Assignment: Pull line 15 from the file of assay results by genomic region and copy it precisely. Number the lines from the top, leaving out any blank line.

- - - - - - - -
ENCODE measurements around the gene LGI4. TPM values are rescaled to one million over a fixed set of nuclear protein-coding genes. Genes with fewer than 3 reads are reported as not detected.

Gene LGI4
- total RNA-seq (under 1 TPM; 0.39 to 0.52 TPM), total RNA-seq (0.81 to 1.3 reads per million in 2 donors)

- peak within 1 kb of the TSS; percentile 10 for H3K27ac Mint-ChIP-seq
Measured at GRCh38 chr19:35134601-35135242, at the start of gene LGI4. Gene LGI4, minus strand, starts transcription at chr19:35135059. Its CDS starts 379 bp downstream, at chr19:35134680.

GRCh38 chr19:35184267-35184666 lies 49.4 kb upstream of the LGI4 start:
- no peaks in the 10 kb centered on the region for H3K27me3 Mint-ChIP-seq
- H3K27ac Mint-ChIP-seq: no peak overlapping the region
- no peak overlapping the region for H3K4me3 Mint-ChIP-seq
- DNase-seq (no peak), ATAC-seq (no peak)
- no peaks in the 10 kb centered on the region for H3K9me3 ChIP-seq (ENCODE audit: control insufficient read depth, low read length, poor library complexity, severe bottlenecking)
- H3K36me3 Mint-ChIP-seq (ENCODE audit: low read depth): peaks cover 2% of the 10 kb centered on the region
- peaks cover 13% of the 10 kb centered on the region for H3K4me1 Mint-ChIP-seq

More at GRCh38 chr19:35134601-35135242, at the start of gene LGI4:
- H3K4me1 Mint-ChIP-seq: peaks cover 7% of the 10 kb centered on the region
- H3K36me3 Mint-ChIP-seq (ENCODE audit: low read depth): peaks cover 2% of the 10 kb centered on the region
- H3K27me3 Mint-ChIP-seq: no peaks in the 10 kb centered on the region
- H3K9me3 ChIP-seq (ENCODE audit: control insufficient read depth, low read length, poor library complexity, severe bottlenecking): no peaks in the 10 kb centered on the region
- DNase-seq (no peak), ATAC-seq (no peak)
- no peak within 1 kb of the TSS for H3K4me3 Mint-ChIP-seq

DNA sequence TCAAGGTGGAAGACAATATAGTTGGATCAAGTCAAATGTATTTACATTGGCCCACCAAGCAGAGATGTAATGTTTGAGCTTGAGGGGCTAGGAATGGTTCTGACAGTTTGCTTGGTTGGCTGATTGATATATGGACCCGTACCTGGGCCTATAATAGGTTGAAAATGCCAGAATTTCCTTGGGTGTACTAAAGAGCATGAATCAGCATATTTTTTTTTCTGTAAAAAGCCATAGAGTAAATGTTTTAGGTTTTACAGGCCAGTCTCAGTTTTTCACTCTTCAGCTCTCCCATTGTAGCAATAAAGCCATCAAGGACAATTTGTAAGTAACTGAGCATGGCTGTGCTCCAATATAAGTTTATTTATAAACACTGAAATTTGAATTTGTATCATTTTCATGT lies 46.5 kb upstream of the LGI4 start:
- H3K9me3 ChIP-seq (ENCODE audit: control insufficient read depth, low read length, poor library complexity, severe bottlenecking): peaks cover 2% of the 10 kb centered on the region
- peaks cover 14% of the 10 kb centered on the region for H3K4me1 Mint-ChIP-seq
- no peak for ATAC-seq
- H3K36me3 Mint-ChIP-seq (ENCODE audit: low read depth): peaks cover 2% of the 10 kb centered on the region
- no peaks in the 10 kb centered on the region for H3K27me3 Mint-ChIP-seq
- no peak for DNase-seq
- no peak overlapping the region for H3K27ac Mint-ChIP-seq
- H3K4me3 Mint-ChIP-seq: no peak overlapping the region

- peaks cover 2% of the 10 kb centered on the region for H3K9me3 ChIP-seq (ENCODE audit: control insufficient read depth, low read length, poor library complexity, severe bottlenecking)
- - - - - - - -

- H3K4me1 Mint-ChIP-seq: peaks cover 7% of the 10 kb centered on the region